Mount Eden produces some of the most admirable, consistent and ageworthy expressions of terroir to be found anywhere in California. Their wines--Chardonnay, Pinot Noir and Cabernet Sauvignon from the estate vineyard at the top of Table Mountain, 2000 feet above the Silicon Valley town of Saratoga--have gone from strength to strength in the past two decades.
In writing this, I wholeheartedly concur with Matt Kramer, who stated in his 2004 New California Wine that "if I were to present a European, say, the wines of just one California winery to demonstrate the originality of California wine, I'd choose Mount Eden Vineyards."
In the more humble words of Mount Eden winemaker and co-owner Jeffrey Patterson--during a retrospective of his wines from the decade of the '90s over the course of a tasting menu dinner I attended at Saratoga's The Plumed Horse Restaurant toward the end of last year--"Since 1990, we know what we're doing."
This week I also sampled newer releases of Mount Eden Chardonnays and Pinot Noirs at a tasting for the wine trade in San Francisco called "In Pursuit of Balance" that focused on domestic Chardonnays and Pinot Noirs by producers aiming for lower alcohol levels and more balanced, food-friendly wines.
These tastings confirmed for me that, although the estate has faced many challenges related to the climate and growing conditions at its high altitude location--Jeffrey has nonetheless managed to produce some of California's best Chardonnays and some of Santa Cruz Mountains AVA's most distinctive and ageworthy Cabernets year after year. Pinot Noir, which is a difficult and finicky grape to grow, has not always done as well, but for the most part since 1997, and even more convincingly in the last several years, they are also some of California's very best and most terroir-driven.
The plain spoken Patterson, whose accent and cadences remind me of the great journalist Bill Moyers, first came to Mount Eden as assistant winemaker in 1981. Jeffrey had graduated from U.C. Berkeley in 1975 with a degree in biology. He decided to pursue a career in the wine business and, in 1979, enrolled in the U.C. Davis viticulture and enology program, where he studied for two years.
The vineyard Jeffrey arrived at in 1981 had been known as Mount Eden since 1971. It was originally planted in 1943 by one of California's most visionary and controversial winemakers, Martin Ray.
Those plantings included Chardonnay budwood from Paul Masson's La Cresta Vineyard that Masson had originally taken from the grand cru Corton vineyard in Burgundy. Martin Ray also planted Cabernet Sauvignon in the mid-1940s, with budwood from the La Questa vineyard, which had been planted in Woodside in the 1890s with cuttings from Chateau Margaux.
Following a series of legal maneuvers after Martin Ray's finances became the subject of major litigation in the early 1970s, the property became Mount Eden Vineyards. Dick Graff of Chalone was one of several winemakers brought in to make wine by the new owners.
A little over a year after Jeffrey's arrival at Mount Eden in 1981, he was promoted to head winemaker and general manager. His wife Ellie became the winery's business manager. In 1986, they became significant shareholders in the company and in 1993, Jeffrey became the winery's president. Today, Jeffrey and Ellie Patterson live in the house Martin Ray built on Mount Eden in the early 1950s, surrounded by the winery's historic estate vineyard.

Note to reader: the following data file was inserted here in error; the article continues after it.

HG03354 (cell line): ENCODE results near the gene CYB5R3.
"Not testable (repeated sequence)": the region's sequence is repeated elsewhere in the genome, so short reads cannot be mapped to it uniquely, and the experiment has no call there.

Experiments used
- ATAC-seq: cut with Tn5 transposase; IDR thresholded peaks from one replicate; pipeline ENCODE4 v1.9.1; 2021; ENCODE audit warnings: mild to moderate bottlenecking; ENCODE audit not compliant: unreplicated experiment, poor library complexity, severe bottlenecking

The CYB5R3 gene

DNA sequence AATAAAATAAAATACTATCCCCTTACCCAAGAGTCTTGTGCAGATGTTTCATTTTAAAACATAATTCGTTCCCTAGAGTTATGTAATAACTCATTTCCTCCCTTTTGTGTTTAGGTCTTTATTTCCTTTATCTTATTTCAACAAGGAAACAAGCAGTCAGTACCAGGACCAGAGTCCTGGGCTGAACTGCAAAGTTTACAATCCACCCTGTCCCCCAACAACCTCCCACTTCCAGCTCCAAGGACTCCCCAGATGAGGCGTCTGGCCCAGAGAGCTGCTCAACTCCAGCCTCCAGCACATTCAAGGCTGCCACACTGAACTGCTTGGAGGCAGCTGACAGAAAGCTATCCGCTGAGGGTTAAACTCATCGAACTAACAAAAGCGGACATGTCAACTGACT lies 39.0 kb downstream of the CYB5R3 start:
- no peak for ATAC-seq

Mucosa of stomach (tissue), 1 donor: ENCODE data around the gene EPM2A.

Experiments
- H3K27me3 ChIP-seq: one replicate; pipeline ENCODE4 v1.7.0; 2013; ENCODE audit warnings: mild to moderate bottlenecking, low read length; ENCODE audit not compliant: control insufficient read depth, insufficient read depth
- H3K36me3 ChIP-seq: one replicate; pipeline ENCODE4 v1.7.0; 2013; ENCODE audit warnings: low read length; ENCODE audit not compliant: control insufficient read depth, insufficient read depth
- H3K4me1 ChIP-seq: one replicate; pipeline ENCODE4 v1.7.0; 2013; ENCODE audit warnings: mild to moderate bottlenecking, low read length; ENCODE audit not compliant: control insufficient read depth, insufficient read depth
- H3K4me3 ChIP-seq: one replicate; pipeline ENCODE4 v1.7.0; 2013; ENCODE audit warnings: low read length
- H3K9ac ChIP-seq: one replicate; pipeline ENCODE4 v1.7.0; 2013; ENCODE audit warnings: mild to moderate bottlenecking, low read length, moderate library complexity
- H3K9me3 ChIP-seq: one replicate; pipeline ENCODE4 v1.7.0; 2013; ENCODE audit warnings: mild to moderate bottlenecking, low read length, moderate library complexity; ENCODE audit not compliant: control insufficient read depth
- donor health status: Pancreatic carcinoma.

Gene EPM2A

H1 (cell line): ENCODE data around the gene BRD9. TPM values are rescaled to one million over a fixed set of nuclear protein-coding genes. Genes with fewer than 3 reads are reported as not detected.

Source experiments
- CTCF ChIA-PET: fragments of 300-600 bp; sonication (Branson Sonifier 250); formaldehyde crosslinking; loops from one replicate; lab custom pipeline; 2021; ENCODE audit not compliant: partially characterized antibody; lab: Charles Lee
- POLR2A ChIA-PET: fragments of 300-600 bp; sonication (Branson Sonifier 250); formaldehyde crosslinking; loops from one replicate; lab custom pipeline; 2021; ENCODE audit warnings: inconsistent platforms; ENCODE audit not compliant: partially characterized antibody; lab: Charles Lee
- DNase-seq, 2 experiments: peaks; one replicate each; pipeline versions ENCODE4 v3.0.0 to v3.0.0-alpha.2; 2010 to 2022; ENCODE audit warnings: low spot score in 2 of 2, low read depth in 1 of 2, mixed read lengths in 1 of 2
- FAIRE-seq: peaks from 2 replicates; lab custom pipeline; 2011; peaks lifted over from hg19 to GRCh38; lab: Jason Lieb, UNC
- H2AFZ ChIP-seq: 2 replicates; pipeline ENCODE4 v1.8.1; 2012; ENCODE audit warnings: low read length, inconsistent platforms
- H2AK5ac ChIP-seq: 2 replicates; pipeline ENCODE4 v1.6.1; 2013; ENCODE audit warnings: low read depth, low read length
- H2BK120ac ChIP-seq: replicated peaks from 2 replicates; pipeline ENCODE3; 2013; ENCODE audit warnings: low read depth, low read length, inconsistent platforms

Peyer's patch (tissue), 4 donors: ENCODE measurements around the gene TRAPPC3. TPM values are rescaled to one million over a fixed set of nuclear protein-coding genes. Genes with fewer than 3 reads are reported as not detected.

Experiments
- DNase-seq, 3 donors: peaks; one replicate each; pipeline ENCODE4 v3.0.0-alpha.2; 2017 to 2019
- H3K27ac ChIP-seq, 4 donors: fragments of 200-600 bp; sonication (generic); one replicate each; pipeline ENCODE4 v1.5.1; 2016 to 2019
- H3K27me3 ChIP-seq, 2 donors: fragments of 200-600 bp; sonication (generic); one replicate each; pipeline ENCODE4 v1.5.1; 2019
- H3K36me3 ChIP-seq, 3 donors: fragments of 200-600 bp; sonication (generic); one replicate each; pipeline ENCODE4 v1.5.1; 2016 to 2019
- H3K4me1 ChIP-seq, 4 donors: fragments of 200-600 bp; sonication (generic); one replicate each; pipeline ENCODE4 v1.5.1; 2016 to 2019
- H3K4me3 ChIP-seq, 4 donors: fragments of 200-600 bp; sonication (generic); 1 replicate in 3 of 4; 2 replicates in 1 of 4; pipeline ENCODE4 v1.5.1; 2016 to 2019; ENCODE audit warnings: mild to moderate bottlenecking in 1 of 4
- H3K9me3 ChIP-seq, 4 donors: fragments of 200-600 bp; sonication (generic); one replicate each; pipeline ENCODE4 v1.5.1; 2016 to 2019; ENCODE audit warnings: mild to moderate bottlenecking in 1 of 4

Jeffrey approached winemaking in the '80s aiming for transparency and delicacy. He wanted to produce a strongly varietal wine in which the fruit spoke clearly, with no tannic extraction. In doing so, his approach was quite different from that of Martin Ray, who had aimed for maximum ripeness and power in his wines.
Jeffrey has reached his goal of transparent, minerally, delicate wines in part by picking earlier, using different equipment and working with grapes from vineyards he replanted.
With Chardonnay, Jeffrey's goal is to make a 20-year wine. Mount Eden Pinot Noir is more savory, as well as more restrained and structured (i.e., more of a French style) than most California Pinots. The wines are all below 14% alcohol. Jeffrey doesn't like wine over 14%, as it "feels pushed."
Cabernet Sauvignon has always been Mount Eden's great challenge, due to the difficulty of achieving full ripeness in cooler years at Mount Eden. Jeffrey was proud that the latest release made Wine & Spirits Magazine's Top 100 for 2011.
The Mount Eden Chardonnays from the 1990s we tasted were elegant and aging, for the most part, beautifully. My favorites were the 1990, 1992 and 1997.
The greatest of the Pinot Noirs for me were the 1994 and the 1997 Vieilles Vignes, a one-time separate bottling from grapes taken from the vines Martin Ray originally planted, before those vineyards were replanted in 1998.
The latest vintages I tasted are also stunning, carrying on Mount Eden's long tradition of distinguished, minerally, elegant Chardonnay and Pinot Noir. The Domaine bottlings, priced at about half the cost of the estate, represent a good value.
For my complete tasting notes and vintage summary for our 1990 retrospective, as well as the newer releases of Pinot and Chardonnay I recently tasted, see the complete report on my blog here.
For information on a major tasting of Santa Cruz Mountain Pinot Noirs on Sunday, April 1, that will include Mount Eden, go to the Santa Cruz Mountain Winegrowers website.
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